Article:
Privileging and consultation in
maternity and newborn care
Steven Goluboff, MD, CCFP, FCFP Larry Reynolds, MD, MSC, CCFP, FCFP Michael Klein, MD, CCFP, FCFP, FAAP
Richard Handﬁeld-Jones, MD, CCFP, FCFP Maternity and Newborn Care Committee
C anada appears to be headed for a crisis in the
number of providers of maternity and new-
born care. Family physicians are turning away
To foster positive roles for family physicians
in maternity and newborn care, the College of
Family Physicians of Canada’s (CFPC) Maternity
from maternity care for practical reasons, such as and Newborn Care Committee (MNCC) propos-
effects on lifestyle, poor and unfair remuneration, es the following recommendations.
and rising malpractice fees. But another impor-
tant factor is that they are losing their sense of Recommendations
autonomy as maternity care providers. Department organization and responsibilities.
Family physicians’ perception that modern These recommendations apply to hospitals (usually
maternity care is complex and technical and larger ones) with separate departments for obstet-
“best left to the exper ts” leads to feelings of rics and gynecology, pediatrics, anesthesiology, fam-
powerlessness and being under valued. These ily medicine, and midwifery.
feelings discourage family physicians from pro- • Responsibility for care provided by department
viding maternity and newborn care. This paper members should rest with each depar tment
addresses this growing problem by suggesting head. This should include assessing credentials
ways to deﬁne the roles and responsibilities of and granting privileges, quality assurance, disci-
family physicians (and other providers) accord- plining members, and ensuring that policies are
ing to clear privileging policies and consultation carried out by members.
relationships. • No department professional group should be
We believe structures that foster responsibility, responsible for any other.
self-regulation, collegiality, and mutual support • Departments should cooperate with each other.
among providers will promote a higher standard • Where program management is in effect (ie, a
of care than those that encourage dependence of maternity and newborn care program), quality
one group of providers on another. For example, assurance will also be carried out on a program
consultations, whether between family physicians basis and address the functioning of the full
and specialists or between two family physicians, maternity and newborn care team.
are likely to be most useful and appropriate when • In departments of family practice where few mem-
both par ties are knowledgeable in their own bers provide maternity and newborn care, consid-
domains and are mutually respectful. er establishing a division of maternity and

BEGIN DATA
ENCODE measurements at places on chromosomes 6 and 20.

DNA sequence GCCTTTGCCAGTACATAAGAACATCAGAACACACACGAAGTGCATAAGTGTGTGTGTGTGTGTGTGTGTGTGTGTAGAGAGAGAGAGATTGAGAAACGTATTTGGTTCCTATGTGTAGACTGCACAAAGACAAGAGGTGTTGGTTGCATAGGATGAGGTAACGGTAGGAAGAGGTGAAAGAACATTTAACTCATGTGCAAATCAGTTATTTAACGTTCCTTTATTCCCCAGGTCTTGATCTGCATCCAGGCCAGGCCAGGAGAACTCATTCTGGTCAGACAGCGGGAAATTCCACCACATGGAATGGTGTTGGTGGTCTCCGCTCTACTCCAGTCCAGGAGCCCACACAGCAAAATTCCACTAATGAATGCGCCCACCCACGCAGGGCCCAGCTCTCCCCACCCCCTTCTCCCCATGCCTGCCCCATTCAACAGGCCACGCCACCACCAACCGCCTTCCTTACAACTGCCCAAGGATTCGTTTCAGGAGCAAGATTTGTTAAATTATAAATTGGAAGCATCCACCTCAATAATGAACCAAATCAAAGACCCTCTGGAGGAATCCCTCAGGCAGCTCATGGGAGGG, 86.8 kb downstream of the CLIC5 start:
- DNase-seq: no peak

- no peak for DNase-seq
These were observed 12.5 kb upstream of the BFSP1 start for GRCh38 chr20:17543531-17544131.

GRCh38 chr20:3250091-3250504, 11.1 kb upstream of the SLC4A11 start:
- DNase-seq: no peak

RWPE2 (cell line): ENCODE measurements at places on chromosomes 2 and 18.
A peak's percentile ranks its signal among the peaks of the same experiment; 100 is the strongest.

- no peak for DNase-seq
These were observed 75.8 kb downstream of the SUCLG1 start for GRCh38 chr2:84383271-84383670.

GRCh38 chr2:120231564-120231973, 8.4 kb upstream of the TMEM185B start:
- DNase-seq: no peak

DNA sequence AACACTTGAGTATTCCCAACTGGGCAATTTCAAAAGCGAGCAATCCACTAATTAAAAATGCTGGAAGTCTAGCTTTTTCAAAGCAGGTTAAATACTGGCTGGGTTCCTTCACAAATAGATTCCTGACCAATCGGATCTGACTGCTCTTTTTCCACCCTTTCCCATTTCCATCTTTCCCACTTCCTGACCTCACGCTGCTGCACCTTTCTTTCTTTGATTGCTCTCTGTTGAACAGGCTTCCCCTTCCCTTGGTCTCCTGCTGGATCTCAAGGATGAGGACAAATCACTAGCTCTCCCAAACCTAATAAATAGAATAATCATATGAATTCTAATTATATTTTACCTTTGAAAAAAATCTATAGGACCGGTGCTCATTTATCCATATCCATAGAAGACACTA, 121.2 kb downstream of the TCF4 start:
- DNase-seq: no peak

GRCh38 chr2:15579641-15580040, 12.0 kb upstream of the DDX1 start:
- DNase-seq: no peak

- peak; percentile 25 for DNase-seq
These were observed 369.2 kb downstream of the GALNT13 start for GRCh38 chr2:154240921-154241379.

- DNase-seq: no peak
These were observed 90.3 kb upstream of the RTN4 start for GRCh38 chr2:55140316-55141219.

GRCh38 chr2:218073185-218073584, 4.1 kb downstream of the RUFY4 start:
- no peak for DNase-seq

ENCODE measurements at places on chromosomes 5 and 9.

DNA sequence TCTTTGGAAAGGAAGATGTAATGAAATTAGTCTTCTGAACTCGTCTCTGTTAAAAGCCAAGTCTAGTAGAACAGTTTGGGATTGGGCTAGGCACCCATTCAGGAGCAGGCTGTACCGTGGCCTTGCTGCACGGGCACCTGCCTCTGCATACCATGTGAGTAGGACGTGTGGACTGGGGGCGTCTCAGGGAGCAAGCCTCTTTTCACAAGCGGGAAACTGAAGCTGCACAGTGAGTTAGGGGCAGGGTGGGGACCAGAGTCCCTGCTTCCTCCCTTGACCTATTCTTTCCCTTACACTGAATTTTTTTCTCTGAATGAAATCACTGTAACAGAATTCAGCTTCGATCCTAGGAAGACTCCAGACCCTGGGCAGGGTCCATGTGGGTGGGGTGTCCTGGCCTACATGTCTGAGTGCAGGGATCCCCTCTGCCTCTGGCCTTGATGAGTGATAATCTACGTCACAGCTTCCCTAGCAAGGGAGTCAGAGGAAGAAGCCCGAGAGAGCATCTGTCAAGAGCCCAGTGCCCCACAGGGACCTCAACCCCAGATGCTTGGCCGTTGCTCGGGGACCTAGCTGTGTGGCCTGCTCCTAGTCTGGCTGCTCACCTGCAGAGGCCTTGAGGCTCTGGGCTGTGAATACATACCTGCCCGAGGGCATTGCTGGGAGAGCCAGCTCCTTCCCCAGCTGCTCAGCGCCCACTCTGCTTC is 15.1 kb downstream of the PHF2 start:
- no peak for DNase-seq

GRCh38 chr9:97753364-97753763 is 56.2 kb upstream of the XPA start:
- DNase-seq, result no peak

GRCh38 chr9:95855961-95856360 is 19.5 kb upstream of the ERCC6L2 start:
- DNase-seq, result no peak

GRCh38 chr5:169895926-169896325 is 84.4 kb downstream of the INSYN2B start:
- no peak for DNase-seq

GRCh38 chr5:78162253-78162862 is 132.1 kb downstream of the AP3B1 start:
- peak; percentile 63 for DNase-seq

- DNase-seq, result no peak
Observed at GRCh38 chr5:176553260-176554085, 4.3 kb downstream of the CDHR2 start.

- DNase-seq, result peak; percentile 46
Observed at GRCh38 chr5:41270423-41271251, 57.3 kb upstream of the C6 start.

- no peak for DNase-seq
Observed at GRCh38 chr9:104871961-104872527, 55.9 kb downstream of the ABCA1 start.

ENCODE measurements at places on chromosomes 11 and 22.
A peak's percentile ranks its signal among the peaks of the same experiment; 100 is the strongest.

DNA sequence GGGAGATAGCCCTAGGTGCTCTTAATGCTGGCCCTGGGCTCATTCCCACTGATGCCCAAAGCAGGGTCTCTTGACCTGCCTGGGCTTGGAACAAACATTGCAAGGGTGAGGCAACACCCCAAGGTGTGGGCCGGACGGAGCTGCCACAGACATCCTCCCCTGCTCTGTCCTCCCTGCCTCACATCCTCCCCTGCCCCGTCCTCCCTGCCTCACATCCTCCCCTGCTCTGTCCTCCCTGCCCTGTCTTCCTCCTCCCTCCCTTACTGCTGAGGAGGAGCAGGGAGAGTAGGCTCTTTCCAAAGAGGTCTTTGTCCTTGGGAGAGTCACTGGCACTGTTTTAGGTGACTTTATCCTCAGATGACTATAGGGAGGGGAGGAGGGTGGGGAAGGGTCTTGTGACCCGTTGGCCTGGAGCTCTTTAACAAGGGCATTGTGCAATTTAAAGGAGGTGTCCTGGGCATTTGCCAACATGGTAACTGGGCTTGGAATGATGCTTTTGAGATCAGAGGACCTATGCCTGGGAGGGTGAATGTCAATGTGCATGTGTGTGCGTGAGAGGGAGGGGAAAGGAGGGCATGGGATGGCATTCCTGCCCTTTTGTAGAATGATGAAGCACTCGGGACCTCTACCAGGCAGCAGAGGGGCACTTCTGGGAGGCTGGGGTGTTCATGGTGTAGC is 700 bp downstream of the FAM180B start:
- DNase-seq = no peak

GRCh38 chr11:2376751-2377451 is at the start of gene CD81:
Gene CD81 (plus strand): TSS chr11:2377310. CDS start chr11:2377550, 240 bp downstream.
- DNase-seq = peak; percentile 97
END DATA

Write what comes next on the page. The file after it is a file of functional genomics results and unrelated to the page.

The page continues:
The settings in which medical students and newborn care for those who do. This division
family medicine residents learn the skills and atti- would be responsible for developing maternity and
tudes required for effective maternity care present newborn policies for the department as a whole.
a special challenge. Because of the crucial inﬂu- Often smaller hospitals (particularly those in
ence of role models, these trainees should experi- rural and remote settings) do not have depart-
ence family practice obstetrics where positive and mental structures; physicians and midwives are
collegial structures exist. The unintended educa- members of a single staff organization. The head
tional message to trainees who see family physi- or chief of the medical staff is often a family physi-
cians functioning in dependent roles is that cian but could be from another discipline.
obstetric practice is beyond their abilities. Normally in such a setting, assessing credentials
Choosing not to incorporate maternity and new- and granting privileges is a responsibility of the
born care into future practice is an unacceptable hospital-wide staff or, occasionally, of the provin-
consequence. cial licensing authority.1,2
1716 Canadian Family Physician • Le Médecin de famille canadien ❖ VOL 46: SEPTEMBER • SEPTEMBRE 2000
Policy development. Regardless of the hospital experience. This could assist providers in gaining
organizational structure (departmental, program conﬁdence or incorporating new or advanced skills
management, or a combination), coherent and into their practice. Providers should have input into
consistent policy development for all maternity the choice of probation supervisor, who could be
and newborn care is needed. anyone qualiﬁed for that task.
• Policies should be developed by a multidiscipli-
nary committee consisting of obstetricians, pedi- Scope of privileges. A distinction is made here
atricians, anesthesiologists, family physicians, between basic skills for which any family physi-
nurses, midwives, and administrative represen- cian providing mater nity and newbor n care
tatives. Each department should be represented. should be granted privileges and more advanced
This would be consistent with the national skills that should be treated on an individual
guidelines for Family-Centred Maternity and basis. The following are the basic skills:
Newborn Care.3 • spontaneous term singleton vertex labour and
• Policies should apply equally to all disciplines. birth;
• The chair of the committee could be a member • induction of labour for postdates pregnancy or
of any of the constituent disciplines. ruptured membranes at term with no evidence
of fetal compromise6,7;
Granting privileges. Decisions on privileges • basic fetal surveillance;
should be based on evidence and best practice • assessment of placental function by ordering
standards. The CFPC’s MNCC supports the CMA and interpreting appropriate clinical and labora-